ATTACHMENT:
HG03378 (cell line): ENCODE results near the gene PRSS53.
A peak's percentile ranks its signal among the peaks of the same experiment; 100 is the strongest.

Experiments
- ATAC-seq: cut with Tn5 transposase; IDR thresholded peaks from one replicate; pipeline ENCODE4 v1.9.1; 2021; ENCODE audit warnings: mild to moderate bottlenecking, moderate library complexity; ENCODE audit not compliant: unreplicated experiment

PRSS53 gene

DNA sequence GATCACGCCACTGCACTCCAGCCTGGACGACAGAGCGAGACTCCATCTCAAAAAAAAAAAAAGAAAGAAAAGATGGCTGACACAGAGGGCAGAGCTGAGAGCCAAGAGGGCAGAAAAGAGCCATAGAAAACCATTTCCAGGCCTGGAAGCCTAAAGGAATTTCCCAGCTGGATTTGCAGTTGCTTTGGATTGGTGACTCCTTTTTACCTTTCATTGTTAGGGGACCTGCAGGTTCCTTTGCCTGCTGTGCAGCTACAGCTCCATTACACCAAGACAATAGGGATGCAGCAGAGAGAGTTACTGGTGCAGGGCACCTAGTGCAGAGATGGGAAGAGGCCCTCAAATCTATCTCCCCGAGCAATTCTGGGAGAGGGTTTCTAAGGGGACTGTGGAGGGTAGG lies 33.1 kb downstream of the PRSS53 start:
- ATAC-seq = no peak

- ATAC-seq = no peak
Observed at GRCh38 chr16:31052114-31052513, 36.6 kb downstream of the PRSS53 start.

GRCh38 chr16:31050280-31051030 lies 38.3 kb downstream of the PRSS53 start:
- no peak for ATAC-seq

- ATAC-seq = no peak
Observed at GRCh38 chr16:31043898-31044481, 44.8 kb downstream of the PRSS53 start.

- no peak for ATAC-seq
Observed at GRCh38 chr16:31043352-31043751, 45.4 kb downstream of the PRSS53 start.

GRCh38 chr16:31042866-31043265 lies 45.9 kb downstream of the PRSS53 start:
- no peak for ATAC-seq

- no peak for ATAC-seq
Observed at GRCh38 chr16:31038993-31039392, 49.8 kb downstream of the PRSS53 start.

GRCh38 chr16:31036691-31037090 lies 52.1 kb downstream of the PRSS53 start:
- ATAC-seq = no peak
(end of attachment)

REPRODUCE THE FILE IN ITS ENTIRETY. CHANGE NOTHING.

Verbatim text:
HG03378 (cell line): ENCODE results near the gene PRSS53.
A peak's percentile ranks its signal among the peaks of the same experiment; 100 is the strongest.

Experiments
- ATAC-seq: cut with Tn5 transposase; IDR thresholded peaks from one replicate; pipeline ENCODE4 v1.9.1; 2021; ENCODE audit warnings: mild to moderate bottlenecking, moderate library complexity; ENCODE audit not compliant: unreplicated experiment

PRSS53 gene

DNA sequence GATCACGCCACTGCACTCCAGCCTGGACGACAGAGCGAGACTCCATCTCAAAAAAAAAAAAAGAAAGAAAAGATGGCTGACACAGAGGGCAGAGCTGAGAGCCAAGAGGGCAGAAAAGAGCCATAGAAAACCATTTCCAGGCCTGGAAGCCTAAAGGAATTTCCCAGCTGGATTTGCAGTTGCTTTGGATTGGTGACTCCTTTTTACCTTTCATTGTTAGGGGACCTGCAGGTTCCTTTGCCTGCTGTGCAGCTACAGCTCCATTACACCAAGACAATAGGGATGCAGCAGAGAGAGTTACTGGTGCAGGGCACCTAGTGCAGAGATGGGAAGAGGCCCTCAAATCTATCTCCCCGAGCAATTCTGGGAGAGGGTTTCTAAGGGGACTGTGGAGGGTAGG lies 33.1 kb downstream of the PRSS53 start:
- ATAC-seq = no peak

- ATAC-seq = no peak
Observed at GRCh38 chr16:31052114-31052513, 36.6 kb downstream of the PRSS53 start.

GRCh38 chr16:31050280-31051030 lies 38.3 kb downstream of the PRSS53 start:
- no peak for ATAC-seq

- ATAC-seq = no peak
Observed at GRCh38 chr16:31043898-31044481, 44.8 kb downstream of the PRSS53 start.

- no peak for ATAC-seq
Observed at GRCh38 chr16:31043352-31043751, 45.4 kb downstream of the PRSS53 start.

GRCh38 chr16:31042866-31043265 lies 45.9 kb downstream of the PRSS53 start:
- no peak for ATAC-seq

- no peak for ATAC-seq
Observed at GRCh38 chr16:31038993-31039392, 49.8 kb downstream of the PRSS53 start.

GRCh38 chr16:31036691-31037090 lies 52.1 kb downstream of the PRSS53 start:
- ATAC-seq = no peak